In that first scenario, I explained our assumptions about your paycheck and living expenses and how we modeled it that you earned $5,000 per month total for your household. I make an implausible—if not impossible—assumption; I assumed you never got a raise over 40 years. You and your spouse started off earning $15 per hour working 40 hours per week or $10 per hour working two jobs for a total of 60 hours a week and that for the entire 40 years of the model, you continued to earn that same amount.

I also assumed that in that first scenario your personal expenses remained the same for the entire 40 years. Your cost for food, clothing, etc remained fixed for the entire 40 year period. Again, this is not likely but so is not getting a raise. I did assume that you spent every dime you earned from your fixed paycheck (after paying income taxes) on your personal expenses so you were not saving anything at all.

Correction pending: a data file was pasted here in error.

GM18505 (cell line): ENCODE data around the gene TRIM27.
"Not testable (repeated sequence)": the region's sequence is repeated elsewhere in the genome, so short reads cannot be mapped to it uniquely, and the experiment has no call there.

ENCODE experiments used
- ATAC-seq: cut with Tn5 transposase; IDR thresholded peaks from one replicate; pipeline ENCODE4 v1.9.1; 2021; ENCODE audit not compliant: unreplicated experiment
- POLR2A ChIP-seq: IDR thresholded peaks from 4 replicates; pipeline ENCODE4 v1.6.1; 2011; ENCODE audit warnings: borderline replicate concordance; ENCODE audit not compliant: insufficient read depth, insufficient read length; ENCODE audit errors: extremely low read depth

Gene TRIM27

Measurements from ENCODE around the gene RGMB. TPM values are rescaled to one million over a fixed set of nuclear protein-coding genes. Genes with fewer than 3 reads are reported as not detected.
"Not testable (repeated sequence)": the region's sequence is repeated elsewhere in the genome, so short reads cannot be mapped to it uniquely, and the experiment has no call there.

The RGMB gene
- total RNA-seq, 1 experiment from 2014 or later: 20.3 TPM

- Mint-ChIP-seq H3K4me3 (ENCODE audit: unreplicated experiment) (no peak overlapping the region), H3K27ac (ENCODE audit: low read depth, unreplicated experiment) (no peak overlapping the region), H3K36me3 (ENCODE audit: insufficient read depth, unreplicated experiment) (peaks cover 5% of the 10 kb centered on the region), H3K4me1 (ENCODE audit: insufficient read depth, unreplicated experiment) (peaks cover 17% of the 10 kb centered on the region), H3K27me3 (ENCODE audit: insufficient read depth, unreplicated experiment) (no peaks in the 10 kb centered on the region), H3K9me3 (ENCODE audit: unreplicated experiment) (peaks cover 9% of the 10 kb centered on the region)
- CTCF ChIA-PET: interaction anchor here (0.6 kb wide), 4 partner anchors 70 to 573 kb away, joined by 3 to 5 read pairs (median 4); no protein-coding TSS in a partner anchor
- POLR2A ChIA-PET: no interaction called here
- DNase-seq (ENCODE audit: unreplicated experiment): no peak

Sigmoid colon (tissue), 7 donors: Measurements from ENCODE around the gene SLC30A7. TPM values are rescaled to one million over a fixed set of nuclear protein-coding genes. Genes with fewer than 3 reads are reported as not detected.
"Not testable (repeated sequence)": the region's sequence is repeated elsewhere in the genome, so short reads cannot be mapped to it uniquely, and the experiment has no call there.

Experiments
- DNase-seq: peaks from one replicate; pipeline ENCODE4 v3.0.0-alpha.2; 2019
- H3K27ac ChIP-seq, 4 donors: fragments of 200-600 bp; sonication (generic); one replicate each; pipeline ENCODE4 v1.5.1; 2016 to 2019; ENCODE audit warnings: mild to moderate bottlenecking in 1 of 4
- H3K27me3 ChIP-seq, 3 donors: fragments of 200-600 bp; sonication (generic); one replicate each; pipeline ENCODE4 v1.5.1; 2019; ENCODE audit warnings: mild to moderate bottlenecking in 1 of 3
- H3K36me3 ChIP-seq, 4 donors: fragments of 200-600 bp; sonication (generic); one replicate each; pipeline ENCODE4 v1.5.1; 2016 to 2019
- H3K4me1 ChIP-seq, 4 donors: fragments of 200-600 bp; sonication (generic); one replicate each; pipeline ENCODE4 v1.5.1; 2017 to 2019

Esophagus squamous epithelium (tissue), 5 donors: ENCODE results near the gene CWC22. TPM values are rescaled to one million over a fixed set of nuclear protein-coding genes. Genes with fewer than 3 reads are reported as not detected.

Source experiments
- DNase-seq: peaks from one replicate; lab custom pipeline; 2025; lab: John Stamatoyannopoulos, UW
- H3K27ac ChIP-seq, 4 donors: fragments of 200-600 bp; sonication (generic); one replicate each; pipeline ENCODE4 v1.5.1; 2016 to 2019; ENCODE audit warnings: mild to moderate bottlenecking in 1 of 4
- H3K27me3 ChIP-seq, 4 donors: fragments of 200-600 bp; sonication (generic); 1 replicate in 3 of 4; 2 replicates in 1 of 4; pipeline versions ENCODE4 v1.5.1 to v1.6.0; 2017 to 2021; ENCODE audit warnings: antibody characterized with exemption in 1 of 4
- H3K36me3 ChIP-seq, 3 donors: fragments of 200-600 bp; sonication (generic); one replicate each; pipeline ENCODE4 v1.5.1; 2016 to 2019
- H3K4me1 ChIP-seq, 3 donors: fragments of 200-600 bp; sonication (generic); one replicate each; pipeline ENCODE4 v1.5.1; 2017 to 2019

What did change during the 40 year period though is your housing expenses. Property taxes and property insurance on the properties you owned did go up as the property value increased. This caused you to dip into savings to pay this increase in housing expenses because you were not making enough from your fixed paycheck to be able to afford these increases.

I had you start with $40,000 in savings. It turns out this was more than enough in the first scenario for the down payment on your first purchase with 3% down payment as well as the down payment of 3% for your second property when you converted the first to a rental.